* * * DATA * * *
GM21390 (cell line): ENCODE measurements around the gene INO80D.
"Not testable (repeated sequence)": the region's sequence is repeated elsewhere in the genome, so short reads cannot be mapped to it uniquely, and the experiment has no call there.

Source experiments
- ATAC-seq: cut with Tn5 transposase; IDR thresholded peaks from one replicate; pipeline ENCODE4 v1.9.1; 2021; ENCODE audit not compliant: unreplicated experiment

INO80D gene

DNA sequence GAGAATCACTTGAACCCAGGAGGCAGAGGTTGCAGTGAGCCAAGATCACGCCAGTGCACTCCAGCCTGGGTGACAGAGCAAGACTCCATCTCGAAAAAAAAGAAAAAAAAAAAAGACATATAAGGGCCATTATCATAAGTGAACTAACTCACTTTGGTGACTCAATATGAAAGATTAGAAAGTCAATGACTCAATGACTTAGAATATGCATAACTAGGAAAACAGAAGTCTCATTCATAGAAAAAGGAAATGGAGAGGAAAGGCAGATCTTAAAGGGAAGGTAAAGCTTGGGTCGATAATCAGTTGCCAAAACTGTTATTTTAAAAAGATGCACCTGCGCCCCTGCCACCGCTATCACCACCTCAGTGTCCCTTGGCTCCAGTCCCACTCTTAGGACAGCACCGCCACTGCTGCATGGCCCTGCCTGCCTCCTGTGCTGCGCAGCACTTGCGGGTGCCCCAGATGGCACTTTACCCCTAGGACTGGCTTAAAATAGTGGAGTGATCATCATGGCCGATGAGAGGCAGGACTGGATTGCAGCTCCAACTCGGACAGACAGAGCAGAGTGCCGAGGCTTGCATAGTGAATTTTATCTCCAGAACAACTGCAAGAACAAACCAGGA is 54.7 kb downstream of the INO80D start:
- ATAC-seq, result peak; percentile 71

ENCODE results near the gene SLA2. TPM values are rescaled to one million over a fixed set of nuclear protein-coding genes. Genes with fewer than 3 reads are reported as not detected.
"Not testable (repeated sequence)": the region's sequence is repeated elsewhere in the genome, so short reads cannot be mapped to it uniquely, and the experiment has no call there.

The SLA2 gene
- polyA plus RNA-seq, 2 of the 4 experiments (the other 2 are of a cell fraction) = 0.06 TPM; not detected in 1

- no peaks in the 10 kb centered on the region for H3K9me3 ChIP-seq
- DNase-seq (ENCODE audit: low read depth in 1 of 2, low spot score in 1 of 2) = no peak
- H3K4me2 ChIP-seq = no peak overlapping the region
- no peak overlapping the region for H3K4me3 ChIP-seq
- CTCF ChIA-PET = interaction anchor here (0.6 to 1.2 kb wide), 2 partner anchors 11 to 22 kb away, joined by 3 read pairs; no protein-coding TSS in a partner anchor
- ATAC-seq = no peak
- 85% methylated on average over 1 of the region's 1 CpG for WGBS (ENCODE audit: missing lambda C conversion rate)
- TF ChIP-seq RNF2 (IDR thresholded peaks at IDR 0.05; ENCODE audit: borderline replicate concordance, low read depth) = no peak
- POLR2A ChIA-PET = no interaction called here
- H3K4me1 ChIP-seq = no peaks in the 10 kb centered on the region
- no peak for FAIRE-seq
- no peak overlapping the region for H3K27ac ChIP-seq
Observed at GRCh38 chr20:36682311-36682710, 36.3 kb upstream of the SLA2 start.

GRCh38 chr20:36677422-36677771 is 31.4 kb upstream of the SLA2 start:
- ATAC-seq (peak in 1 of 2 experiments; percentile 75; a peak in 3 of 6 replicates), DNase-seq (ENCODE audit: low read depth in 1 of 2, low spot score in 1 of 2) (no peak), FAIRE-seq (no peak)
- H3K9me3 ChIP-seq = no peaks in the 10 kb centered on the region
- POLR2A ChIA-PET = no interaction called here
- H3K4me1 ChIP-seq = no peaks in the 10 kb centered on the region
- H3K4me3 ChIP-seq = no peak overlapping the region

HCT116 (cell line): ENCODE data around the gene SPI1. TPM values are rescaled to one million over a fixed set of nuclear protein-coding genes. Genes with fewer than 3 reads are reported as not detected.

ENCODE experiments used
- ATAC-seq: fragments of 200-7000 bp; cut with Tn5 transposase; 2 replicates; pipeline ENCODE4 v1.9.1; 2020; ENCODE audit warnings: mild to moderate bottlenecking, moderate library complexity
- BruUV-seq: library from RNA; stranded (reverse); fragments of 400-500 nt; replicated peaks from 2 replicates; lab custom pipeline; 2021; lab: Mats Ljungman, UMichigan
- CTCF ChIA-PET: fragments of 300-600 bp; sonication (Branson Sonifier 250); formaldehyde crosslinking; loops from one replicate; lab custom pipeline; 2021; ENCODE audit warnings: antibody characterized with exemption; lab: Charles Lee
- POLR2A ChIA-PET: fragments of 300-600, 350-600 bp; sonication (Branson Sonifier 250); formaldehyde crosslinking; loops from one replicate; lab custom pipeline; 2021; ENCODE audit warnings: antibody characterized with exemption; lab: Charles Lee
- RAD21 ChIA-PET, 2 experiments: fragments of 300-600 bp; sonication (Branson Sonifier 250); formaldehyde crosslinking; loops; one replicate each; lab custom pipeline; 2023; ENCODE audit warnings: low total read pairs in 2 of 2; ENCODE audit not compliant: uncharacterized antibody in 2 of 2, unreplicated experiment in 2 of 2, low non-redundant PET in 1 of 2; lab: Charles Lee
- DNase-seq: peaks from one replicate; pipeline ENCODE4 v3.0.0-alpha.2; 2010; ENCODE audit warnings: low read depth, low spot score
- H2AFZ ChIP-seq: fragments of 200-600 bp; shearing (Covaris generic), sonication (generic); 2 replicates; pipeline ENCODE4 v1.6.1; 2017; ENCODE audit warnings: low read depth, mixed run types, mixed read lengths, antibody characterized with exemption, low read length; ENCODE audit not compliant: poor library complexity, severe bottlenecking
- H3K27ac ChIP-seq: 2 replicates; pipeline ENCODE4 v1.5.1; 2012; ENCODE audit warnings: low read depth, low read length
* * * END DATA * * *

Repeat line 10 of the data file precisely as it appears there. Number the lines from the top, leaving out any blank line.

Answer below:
The SLA2 gene